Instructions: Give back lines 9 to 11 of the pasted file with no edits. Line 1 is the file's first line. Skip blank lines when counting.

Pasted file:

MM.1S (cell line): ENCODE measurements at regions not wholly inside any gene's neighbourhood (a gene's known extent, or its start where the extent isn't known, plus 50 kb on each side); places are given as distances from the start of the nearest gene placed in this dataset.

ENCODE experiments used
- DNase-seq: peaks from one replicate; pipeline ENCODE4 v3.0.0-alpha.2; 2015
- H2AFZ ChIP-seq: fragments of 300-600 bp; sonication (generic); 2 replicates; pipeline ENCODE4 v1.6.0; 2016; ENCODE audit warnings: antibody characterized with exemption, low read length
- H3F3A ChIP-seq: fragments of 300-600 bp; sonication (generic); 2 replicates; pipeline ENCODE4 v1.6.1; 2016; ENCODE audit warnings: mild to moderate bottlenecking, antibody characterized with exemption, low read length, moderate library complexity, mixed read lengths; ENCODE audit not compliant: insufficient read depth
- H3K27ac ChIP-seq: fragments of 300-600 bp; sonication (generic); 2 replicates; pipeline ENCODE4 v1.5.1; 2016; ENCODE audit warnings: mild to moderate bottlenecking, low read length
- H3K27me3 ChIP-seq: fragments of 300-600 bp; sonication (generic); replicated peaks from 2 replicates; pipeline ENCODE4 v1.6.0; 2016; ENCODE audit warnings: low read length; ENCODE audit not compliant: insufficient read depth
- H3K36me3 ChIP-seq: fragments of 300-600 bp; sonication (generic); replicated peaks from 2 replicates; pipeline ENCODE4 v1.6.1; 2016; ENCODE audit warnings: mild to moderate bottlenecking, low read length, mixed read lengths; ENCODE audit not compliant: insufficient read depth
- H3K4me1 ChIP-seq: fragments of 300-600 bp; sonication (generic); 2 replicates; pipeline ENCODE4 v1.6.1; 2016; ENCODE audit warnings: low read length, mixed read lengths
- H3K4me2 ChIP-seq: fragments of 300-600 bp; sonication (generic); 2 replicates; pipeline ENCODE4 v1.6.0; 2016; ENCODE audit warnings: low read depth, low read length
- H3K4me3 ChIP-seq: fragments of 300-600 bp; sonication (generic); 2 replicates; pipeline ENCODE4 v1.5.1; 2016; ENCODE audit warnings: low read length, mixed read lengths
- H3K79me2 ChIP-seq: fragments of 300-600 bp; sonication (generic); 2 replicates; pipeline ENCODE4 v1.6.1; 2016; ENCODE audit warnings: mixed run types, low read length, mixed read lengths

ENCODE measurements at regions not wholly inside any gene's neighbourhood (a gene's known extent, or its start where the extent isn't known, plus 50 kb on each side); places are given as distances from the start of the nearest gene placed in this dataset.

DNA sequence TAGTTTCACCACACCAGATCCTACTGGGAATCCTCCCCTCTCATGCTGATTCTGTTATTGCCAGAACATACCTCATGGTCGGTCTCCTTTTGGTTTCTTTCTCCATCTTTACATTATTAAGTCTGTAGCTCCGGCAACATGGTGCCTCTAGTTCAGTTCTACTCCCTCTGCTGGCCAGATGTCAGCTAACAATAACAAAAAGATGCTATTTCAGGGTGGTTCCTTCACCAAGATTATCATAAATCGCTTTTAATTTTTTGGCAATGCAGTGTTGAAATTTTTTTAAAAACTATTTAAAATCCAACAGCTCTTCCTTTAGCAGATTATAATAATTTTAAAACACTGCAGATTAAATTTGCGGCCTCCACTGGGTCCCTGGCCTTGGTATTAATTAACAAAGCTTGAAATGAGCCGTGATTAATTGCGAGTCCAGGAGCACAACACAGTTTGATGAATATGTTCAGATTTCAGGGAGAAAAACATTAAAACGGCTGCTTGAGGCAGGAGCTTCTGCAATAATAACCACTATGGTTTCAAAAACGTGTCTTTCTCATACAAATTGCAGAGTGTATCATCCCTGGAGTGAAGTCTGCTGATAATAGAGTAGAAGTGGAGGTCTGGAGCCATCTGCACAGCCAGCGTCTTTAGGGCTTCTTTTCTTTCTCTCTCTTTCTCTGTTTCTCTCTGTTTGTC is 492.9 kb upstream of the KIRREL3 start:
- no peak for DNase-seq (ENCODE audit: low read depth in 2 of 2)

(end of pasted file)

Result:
- H3K4me1 ChIP-seq: fragments of 300-600 bp; sonication (generic); 2 replicates; pipeline ENCODE4 v1.6.1; 2016; ENCODE audit warnings: low read length, mixed read lengths
- H3K4me2 ChIP-seq: fragments of 300-600 bp; sonication (generic); 2 replicates; pipeline ENCODE4 v1.6.0; 2016; ENCODE audit warnings: low read depth, low read length
- H3K4me3 ChIP-seq: fragments of 300-600 bp; sonication (generic); 2 replicates; pipeline ENCODE4 v1.5.1; 2016; ENCODE audit warnings: low read length, mixed read lengths